Kenya Boy

Original title
Shonen Keniya
Japanese title
  • 少年ケニヤ
Running time
109 minutes
28 September 2011
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The year is 1941 and the Murakami family run a small textile trading business in Nairobi, the capital city of British-colonized Kenya. With the Pacific War about to break out between Japan and the Allied Forces, the young Wataru and his father leave the city and head into the bush. The two become separated when caught in a fracas with a highly-strung rhinoceros, leaving Wataru to roam the plains alone and his father in the hands of the British forces. Fortunately salvation is at hand for Wataru when he stumbles across an aging Maasai chief, separated from his tribe and in a poor state of health. "Ah, you are Japanese, so you must be courageous" the elderly warrior reassures Wataru as the young boy helps him back to his tribe, an act of kindness for which he is repaid with the gift of a spear. Two years later, Wataru has gone completely native and embarks on a series of adventures that bring him into contact with a hostile neighbouring tribe, a hidden valley of dinosaurs and a lizard-worshiping cult, and yet another jungle orphan in the shapely form of a flaxen-haired beauty from Scotland, named Kate, bosom heaving heavily beneath her leopard-skin one-piece.

From his origins in the 8mm experimental scene of the 60s by way of the highly-praised horror House (Hausu, 1977) through the dismal piece of 1980s pap Drifting Classroom (1987) and Sada (1998), a recent retelling of the incident made internationally famous by Oshima's In the Realm of the Senses (1976), Nobuhiko Obayashi's body of work is certainly an eclectic one. It's no real surprise then to find an animation nestling amongst it.

Released by Toei Animation, but with the influential clout of 80s movie mogul Haruki Kadokawa pulling the strings behind the scenes, Kenya Boy is a pretty lavish production. The most immediate thing of note is the quality of the animation. Though a little jerky, a large amount of work has evidently been poured into the dynamic rotoscoped battles between the assorted savage creatures of the savannah and the intricately drawn images of charging herds of big game, in an attempt to keep things as physically realistic as possible. A little creative leeway in scenes such as a battle where a hippo bites off a rhinoceros' leg is perhaps not too surprising, given Obayashi's background in the fantastique, but the near-photographic attempts at zoological verisimilitude soon fall in the name of dramatic license, with the appearances of a black puma who has wandered in from a completely different continent and a giant toad the size of a horse. From then on events take a rapid dive into the realms of complete fantasy as Wataru and crew find an unlikely ally in the form of a 50m-long giant serpent and stumble into a Nazi hide-out, anachronistically kitted out with video screens and gleaming lab equipment, where its fiendish jack-booted overlord is developing a nuclear bomb.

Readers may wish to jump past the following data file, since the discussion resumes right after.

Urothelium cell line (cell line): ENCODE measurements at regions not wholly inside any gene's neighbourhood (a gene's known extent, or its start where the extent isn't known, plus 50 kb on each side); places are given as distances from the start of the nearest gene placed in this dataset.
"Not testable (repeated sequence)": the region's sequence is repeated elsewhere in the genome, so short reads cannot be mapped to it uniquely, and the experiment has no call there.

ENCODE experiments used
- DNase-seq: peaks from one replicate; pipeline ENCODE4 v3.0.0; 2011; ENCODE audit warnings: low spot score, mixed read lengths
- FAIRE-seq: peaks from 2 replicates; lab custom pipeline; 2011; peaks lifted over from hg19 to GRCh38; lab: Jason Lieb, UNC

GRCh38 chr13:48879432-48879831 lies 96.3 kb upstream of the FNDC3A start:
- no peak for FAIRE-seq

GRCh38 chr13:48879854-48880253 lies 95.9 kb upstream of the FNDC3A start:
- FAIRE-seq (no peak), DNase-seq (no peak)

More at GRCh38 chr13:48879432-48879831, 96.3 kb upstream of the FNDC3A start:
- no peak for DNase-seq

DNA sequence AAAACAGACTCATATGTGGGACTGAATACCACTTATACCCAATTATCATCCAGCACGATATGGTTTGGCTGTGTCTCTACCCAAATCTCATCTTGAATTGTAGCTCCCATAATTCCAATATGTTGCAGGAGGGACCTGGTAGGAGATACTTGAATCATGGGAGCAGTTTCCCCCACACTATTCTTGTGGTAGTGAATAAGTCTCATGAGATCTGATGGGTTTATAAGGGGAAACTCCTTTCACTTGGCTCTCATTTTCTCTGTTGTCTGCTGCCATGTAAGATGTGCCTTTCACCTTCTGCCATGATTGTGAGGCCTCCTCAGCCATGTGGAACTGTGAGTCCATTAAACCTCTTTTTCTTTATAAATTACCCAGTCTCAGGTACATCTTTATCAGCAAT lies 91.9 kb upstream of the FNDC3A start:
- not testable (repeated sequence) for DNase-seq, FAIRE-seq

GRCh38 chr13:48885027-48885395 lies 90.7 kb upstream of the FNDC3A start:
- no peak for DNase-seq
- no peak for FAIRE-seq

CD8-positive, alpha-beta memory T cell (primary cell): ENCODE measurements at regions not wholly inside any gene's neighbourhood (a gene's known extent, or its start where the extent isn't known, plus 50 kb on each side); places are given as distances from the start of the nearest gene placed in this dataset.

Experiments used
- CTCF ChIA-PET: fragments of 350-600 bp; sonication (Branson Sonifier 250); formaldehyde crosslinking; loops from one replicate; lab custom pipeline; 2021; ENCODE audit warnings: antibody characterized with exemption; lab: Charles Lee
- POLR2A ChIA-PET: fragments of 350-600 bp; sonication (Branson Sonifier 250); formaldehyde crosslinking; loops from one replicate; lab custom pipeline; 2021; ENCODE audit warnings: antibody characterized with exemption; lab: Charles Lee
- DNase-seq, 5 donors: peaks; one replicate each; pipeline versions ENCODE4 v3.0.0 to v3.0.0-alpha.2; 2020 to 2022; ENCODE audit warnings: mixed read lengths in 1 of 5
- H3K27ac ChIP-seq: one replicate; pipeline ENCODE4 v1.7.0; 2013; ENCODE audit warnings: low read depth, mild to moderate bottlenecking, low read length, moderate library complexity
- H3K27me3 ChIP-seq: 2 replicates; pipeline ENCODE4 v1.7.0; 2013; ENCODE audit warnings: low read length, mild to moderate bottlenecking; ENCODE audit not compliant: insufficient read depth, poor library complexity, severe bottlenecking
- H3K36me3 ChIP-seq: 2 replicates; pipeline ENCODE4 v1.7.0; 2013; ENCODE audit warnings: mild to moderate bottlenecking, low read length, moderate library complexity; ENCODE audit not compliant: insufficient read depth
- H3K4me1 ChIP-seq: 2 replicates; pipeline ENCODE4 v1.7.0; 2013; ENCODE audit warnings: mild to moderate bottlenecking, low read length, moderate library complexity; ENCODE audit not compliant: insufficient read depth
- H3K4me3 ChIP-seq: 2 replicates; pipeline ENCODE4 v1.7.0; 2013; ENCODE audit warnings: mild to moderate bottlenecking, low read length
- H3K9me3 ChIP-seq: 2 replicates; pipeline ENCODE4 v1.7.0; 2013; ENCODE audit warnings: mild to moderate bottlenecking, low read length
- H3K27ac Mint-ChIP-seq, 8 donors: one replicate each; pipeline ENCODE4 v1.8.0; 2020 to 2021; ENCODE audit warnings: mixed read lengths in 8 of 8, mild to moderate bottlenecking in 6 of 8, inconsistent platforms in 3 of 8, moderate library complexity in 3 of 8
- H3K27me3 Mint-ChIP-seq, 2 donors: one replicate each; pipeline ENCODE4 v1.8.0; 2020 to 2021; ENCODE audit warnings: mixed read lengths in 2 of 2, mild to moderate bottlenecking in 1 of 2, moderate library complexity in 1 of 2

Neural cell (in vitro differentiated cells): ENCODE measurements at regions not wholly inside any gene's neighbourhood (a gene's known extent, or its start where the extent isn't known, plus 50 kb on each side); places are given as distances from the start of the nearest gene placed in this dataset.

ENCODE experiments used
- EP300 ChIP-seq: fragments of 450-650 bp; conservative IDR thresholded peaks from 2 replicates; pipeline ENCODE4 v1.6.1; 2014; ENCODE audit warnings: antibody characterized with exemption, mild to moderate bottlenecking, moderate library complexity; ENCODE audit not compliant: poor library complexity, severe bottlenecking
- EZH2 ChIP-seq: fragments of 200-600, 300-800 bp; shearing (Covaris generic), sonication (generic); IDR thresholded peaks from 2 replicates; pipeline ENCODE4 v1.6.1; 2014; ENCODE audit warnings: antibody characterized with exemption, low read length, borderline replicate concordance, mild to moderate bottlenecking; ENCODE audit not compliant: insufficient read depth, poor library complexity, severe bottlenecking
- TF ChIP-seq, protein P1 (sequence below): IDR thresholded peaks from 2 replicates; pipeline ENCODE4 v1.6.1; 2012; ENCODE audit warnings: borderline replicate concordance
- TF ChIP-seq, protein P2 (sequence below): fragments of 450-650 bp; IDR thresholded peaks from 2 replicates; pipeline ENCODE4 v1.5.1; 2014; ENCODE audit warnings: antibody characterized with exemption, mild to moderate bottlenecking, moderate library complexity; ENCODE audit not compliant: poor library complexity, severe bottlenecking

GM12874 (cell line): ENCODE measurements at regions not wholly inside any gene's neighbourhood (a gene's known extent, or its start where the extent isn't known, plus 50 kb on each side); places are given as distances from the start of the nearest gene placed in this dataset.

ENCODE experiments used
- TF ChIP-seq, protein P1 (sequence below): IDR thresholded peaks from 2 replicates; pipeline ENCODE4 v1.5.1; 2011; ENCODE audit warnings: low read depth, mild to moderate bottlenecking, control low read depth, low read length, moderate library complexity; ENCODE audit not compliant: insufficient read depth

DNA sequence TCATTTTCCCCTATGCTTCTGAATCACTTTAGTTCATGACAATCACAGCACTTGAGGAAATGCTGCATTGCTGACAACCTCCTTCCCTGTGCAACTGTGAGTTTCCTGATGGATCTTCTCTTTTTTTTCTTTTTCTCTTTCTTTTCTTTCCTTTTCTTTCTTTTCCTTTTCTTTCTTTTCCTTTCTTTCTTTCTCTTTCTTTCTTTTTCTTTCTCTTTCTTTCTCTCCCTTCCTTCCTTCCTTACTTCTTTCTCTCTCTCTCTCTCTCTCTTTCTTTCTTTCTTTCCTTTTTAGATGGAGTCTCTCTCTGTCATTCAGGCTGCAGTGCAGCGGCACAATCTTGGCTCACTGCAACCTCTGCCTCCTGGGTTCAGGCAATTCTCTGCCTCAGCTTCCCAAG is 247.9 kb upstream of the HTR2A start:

Kenya Boy is based on a popular character developed by Soji Yamakawa, the old man seen in the live-action scenes bracketing the film. A highly popular writer of picture stories, serialised in children's magazines and precursors to the modern manga format pioneered by Osamu Tezuka, Yamakawa was pivotal in popularising notions of the untamed continent of Africa with the generation raised in the 1940s and 50s in vivid Tarzan-styled adventures such as Shonen Ohja (Young Boy King) and Shonen Taigaa (Tiger Boy). Shonen Kenya was also adapted to the screen in 1954 by Yotoku Iwasawa.

Undeniably striking yet conceptually messy, and with a tangible nationalistic undercurrent, Kenya Boy can't help but be anything other than fascinating, though perhaps not always for all the right reasons.